His jam at the line is not terrific and sometimes he does carry it too far downfield with aggression that will draw a flag. He mugged Amara Darboh badly that way when OSU played Michigan. Mostly he relies on his excellent change of direction skills to mirror receivers downfield rather than a powerful jam, but he'll need to develop a better punch off the line at the next level.
PFF had Marshon rated as the top college CB in the nation versus the slant route but he got burned by it a few times in the tapes I watched. He certainly understands the timing needed to defeat the slant (as he only just missed breaking up a couple of them with recovery speed and well-timed dive) but his positioning to defeat an inside route could be better . As these two pieces of information contradict each other I'll be intrigued to see which turns out to be more true: is Lattimore a slant killer or a slant victim? I'd bet on the former as this young player continues to develop.
When it comes to taking on the run and tackling well, Marshon could not be more different from Quincy Wilson. Lattimore looks like he relishes delivering a shot to opposing runners and on top of that he's pretty good at it. He'll stick his nose in the pile when he gets close. In the open field he is equally adept at hitting and wrapping up. Against Clemson he had a beautiful run read off the corner against Deshaun Watson at the goal line and dropped him for no gain. Given Watson's athleticism that is a real credit to Lattimore's skills as a defender.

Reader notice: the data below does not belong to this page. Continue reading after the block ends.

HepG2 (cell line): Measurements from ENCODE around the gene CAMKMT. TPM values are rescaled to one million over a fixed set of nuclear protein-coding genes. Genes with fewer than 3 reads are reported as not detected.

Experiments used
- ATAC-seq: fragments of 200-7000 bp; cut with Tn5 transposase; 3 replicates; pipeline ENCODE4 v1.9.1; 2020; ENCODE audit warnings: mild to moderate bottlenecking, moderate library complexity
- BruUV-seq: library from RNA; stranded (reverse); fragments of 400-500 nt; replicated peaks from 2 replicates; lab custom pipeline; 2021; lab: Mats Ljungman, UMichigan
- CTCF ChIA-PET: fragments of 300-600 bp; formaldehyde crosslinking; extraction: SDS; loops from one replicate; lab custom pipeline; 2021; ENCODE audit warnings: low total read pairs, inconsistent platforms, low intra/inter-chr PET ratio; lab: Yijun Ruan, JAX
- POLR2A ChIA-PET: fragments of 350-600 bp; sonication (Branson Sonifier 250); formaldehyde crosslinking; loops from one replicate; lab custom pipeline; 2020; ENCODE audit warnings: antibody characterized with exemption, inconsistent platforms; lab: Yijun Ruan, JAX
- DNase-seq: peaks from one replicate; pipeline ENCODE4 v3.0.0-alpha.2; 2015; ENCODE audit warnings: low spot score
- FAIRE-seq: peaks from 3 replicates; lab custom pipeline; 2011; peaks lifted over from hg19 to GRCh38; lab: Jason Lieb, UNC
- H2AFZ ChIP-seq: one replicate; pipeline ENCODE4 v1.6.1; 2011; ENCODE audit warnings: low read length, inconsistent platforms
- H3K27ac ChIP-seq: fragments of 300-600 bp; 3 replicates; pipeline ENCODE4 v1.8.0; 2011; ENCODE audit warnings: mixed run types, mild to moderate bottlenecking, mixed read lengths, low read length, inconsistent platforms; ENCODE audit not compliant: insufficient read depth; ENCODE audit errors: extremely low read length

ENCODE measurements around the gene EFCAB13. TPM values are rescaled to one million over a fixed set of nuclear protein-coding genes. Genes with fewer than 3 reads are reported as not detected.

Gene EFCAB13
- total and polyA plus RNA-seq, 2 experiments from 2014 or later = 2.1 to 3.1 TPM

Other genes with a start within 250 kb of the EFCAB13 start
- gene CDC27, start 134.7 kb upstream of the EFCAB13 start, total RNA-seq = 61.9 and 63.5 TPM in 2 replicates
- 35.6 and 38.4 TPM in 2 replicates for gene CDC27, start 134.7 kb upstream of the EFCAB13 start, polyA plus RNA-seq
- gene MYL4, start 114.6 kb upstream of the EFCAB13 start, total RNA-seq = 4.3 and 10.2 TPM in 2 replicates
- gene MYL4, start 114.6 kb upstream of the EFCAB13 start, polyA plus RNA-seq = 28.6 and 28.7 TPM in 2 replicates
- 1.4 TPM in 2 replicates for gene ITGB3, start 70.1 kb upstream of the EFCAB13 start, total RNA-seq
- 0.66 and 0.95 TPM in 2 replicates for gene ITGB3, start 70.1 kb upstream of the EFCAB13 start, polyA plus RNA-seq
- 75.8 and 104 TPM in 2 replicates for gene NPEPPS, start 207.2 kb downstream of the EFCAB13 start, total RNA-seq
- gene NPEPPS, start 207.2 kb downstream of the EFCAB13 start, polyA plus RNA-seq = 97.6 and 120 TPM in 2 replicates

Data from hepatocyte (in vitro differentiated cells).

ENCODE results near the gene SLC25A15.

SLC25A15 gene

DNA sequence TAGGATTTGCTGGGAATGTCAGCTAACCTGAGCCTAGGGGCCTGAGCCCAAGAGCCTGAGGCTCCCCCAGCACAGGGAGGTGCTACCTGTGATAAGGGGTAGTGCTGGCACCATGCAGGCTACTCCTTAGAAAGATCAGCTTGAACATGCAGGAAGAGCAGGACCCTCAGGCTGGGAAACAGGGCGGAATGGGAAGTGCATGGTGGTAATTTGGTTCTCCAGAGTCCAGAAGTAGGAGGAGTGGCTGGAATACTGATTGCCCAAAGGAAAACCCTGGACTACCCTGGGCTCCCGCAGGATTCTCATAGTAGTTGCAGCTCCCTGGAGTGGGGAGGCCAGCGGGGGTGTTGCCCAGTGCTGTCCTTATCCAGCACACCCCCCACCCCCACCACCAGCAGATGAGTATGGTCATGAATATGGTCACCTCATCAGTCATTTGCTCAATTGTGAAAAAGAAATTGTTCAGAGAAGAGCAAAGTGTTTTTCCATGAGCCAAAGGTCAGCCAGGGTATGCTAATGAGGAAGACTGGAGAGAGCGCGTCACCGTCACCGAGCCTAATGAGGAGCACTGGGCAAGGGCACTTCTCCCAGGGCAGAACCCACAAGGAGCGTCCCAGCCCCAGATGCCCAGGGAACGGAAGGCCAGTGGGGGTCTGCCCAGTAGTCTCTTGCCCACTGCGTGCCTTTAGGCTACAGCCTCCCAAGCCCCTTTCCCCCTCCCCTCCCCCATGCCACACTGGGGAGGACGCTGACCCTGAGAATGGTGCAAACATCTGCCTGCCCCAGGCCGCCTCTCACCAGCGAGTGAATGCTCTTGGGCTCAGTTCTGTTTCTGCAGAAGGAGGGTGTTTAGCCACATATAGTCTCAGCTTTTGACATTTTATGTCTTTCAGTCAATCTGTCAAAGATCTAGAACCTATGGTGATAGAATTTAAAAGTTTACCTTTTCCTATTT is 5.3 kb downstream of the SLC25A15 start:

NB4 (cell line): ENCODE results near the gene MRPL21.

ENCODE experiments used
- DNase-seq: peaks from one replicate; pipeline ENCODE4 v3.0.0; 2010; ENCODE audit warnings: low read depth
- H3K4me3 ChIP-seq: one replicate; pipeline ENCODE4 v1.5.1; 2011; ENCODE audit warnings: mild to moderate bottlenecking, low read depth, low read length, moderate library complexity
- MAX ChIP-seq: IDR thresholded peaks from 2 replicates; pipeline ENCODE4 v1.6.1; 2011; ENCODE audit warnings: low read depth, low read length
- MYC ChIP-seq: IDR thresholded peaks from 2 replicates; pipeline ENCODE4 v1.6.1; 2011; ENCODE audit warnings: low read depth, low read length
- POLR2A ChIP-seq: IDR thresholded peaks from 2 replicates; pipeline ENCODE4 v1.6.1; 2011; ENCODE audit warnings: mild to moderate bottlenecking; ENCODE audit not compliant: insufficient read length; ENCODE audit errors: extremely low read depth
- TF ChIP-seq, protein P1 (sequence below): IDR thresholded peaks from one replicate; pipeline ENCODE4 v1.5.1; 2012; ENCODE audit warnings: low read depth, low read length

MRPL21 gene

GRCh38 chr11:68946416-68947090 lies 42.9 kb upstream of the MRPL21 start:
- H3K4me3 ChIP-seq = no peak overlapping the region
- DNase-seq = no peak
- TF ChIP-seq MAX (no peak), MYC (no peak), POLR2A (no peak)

Marshon also has a gift for breaking off his coverage to attack another receiver or runner who was not his initial responsibility. Combine that vision with his speed and willingness to throw his 6', 190-pound frame around and some highlight stops ensue.
Lattimore can get hung up on WR blocks on the outside of the formation for too long. He'll need his pro position coach to teach him some tricks to disengage a bit more quickly. That in turn will allow him to hold better pursuit angles and make even more plays than he already does.
Lattimore has excellent spatial awareness and understanding of what is happening on any given play. He broke up swing passes or destroyed RB screens for a loss several times in the games I watched. His mental processing speed is remarkable for a redshirt sophomore and will only get better with time. That fact alone will have many pro coaches placing Marshon at the top of their CB rankings in the upcoming draft.
He has different tools than Wilson does but gets results that are very similar versus balls thrown his direction. If passes do come his way he usually defeats them. If you get lazy with timing or ball placement against Lattimore the chances are better than even that he will pick it off and run it back the other direction.
So Ohio State and Florida are turning out top-quality defensive backs... what's new? More importantly,The Bears need quality corners but which college DB-factory has the best options in this draft; Florida or Ohio State? which of these two would you rather see patrolling passing routes for the Bears next year?